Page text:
What Science Has Forgotten

Many people think that science will eventually be able to explain everything that happens in nature, and that technology will be able to reproduce it. Perhaps that is so, but even then, that day lies far into the future. Probably a more likely scenario is that the further science and technology advance, the deeper the mysteries of the world will grow. Even with topics that we believe science has solved for good, when you take a closer look, you'll find that plenty of problems have slipped through the cracks or been swept under the carpet. Furthermore, these are often the issues that are closest to us and most important in our daily lives. Take hunches or intuitions or premonitions, for example. They may have rational-sounding explanations, but our gut feelings tell us something is not quite right after all. Such examples are not at all uncommon. When you think about it, there are lots of things that modern civilization has forgotten all about. Maybe the time has come to stop for a moment and try to remember. The seeds of forthcoming science and technology are impatiently waiting to be discovered among the things we have left behind.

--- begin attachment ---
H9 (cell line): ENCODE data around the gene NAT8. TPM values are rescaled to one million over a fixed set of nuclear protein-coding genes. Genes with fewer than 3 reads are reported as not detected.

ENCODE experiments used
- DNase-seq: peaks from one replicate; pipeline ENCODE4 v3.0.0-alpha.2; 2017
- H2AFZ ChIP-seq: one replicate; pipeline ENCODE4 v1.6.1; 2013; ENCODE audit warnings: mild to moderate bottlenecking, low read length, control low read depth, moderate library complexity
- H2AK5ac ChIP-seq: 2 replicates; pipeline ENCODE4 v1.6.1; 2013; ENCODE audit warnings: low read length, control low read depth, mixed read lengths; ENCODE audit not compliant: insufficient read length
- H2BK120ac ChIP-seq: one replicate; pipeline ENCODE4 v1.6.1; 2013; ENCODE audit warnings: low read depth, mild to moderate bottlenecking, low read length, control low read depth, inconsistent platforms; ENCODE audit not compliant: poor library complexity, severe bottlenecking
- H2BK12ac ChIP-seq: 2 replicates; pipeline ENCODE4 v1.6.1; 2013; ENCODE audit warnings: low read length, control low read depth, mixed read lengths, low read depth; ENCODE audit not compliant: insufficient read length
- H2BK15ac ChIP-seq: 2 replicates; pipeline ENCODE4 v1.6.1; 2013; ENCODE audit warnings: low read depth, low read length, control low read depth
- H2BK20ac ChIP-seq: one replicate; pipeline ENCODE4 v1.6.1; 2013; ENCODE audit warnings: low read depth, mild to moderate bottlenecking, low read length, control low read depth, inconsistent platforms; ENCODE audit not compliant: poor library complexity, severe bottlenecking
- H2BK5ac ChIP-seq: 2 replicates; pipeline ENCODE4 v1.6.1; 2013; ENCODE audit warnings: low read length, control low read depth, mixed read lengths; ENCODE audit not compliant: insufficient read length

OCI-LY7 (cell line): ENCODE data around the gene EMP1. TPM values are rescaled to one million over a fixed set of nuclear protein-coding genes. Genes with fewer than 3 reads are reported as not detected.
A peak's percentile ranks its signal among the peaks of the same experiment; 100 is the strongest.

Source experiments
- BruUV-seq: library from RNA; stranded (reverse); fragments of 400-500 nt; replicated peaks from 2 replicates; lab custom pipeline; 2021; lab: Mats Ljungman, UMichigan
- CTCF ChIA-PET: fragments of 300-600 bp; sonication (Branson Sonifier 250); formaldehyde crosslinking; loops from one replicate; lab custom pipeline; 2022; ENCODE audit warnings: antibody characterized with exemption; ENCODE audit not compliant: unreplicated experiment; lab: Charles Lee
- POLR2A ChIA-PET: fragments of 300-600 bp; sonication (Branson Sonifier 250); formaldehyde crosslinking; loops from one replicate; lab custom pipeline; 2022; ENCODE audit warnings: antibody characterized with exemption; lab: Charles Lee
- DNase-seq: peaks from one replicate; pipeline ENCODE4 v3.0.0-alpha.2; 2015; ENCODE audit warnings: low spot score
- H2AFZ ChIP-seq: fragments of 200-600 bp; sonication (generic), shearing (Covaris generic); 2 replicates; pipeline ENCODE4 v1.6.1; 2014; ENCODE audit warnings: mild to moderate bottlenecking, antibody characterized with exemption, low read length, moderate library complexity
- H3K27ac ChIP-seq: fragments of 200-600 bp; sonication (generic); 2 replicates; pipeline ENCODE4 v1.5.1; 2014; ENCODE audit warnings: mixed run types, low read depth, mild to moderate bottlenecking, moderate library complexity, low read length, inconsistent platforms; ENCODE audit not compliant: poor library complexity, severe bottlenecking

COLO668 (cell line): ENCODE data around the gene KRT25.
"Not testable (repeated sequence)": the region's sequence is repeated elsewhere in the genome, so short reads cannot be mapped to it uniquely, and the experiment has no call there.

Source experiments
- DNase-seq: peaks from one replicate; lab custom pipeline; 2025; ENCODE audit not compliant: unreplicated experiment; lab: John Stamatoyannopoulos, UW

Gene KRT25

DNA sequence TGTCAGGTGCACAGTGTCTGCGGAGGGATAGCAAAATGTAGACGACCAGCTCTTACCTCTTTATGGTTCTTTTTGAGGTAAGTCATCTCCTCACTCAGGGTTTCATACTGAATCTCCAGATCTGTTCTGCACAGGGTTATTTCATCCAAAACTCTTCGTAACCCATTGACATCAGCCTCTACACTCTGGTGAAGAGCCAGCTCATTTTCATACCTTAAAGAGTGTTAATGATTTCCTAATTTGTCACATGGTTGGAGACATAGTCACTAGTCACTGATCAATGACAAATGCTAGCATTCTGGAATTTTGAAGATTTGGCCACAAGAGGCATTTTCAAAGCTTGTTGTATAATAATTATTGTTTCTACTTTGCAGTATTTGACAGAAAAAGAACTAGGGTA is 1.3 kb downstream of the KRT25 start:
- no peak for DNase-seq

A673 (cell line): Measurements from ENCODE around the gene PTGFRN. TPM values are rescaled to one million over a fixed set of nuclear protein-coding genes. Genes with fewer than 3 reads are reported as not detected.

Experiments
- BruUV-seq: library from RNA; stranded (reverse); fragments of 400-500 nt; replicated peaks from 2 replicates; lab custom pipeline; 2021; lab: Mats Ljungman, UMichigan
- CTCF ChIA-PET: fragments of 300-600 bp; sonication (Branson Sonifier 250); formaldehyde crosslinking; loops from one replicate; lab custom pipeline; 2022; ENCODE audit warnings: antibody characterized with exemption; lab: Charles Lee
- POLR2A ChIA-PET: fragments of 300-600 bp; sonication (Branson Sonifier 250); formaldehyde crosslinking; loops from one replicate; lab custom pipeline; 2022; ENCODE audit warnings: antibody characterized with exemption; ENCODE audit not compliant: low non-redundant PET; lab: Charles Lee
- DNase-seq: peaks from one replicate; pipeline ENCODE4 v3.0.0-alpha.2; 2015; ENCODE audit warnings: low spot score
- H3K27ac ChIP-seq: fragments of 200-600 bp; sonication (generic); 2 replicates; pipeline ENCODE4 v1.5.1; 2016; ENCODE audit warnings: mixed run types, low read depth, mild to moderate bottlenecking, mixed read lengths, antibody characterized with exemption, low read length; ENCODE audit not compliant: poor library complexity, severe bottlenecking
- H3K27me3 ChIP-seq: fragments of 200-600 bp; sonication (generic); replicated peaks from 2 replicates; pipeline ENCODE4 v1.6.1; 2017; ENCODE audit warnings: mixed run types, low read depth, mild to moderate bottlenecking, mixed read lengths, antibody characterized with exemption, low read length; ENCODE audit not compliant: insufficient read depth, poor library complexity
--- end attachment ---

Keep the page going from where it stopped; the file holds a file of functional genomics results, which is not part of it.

When escalators were first introduced in department stores, people often got stuck or fell over in front of the steps because they couldn’t get the timing right. It happened to quite a few people, young and old, men and women alike. Such problems go hand in hand with any new technology, and IT is certainly no exception. Old people looking bewildered in front of ATMs and ticket machines are a common sight, but it is by no means just a plight of the elderly. Many of us have experienced dreadful mishaps with novel technologies. Thanks to the progress of the IoT we may one day be released from such troubles. New technologies will cover the deficiencies of the old ones, as it were. But more likely we will just keep adjusting our behavior and lifestyles to the technologies of the day, without even noticing. In either case, there is no doubt that technology is steadily taking over the role of human beings. When objects, processes, even knowledge, can all be controlled through IT or the IoT, the last remaining domain for humans might be things like feelings, emotions and desires. You can provide a machine with “senses,” but it won’t be able to “taste its feelings.” Perhaps what awaits us beyond the IoT is a world of the senses, similar to the one faced by our remote ancestors before the invention of language or tools. Since the IoT is already up and running, now is in fact a great opportunity to look back and consider what it used to mean to be human. It is a theme to reflect upon while you climb up the stairs under your own steam, before you stumble on the escalator.